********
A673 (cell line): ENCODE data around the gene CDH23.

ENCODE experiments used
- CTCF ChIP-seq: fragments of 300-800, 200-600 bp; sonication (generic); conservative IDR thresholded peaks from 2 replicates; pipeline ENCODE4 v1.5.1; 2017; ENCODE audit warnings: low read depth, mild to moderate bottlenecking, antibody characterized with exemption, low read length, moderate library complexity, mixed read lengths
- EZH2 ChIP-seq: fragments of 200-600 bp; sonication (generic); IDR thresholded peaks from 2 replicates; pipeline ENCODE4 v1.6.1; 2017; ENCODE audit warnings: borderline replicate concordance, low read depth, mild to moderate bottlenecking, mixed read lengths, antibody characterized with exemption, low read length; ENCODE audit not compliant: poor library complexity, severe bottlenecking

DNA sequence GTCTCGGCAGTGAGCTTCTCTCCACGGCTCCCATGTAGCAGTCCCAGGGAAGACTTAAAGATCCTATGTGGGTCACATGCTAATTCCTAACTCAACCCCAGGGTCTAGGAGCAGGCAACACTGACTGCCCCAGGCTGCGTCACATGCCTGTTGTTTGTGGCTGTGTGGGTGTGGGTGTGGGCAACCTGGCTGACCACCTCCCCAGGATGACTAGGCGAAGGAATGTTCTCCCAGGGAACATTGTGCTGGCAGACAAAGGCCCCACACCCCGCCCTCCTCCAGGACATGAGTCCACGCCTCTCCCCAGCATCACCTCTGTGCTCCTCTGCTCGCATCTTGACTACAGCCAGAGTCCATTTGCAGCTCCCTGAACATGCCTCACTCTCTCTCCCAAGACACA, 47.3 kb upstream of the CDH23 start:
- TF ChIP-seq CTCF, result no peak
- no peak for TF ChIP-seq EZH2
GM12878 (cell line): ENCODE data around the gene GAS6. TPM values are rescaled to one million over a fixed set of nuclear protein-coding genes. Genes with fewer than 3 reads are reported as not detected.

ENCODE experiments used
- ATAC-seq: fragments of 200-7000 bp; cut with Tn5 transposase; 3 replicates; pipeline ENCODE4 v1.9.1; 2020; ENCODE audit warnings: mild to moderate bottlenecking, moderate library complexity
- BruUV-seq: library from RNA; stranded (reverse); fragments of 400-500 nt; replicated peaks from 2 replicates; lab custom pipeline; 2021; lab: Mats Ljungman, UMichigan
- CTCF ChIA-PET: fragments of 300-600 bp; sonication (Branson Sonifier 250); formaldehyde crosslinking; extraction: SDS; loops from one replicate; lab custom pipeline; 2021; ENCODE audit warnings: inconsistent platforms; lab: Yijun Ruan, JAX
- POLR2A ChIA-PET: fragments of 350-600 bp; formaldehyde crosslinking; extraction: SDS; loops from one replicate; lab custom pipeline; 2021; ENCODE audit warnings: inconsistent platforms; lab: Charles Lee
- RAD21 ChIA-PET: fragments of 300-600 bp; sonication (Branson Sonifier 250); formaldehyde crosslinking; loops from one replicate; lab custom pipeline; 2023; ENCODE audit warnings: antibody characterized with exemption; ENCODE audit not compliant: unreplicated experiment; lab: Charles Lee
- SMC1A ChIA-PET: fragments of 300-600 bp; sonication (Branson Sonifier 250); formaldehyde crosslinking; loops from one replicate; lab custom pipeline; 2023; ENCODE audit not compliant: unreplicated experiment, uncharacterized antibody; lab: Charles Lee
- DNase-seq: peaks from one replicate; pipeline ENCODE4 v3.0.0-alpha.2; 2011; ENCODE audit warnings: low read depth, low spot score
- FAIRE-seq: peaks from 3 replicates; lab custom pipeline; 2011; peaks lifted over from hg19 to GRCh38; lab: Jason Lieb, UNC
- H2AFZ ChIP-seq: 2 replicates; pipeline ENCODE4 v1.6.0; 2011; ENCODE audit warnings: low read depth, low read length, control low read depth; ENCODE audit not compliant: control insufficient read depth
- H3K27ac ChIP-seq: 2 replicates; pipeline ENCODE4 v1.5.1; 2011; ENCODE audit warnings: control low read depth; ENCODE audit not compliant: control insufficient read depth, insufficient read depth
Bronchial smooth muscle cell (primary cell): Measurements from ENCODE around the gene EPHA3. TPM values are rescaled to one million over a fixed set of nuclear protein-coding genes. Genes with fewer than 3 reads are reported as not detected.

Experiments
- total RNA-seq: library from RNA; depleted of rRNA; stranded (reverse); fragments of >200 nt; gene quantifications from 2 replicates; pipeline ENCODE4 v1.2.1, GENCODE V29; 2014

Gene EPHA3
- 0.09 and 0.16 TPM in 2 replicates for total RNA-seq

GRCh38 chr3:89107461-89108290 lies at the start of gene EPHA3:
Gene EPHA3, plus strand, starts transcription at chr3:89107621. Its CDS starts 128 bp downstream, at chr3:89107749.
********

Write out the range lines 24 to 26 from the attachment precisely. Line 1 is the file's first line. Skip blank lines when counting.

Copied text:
- 0.09 and 0.16 TPM in 2 replicates for total RNA-seq

GRCh38 chr3:89107461-89108290 lies at the start of gene EPHA3:
Gene EPHA3, plus strand, starts transcription at chr3:89107621. Its CDS starts 128 bp downstream, at chr3:89107749.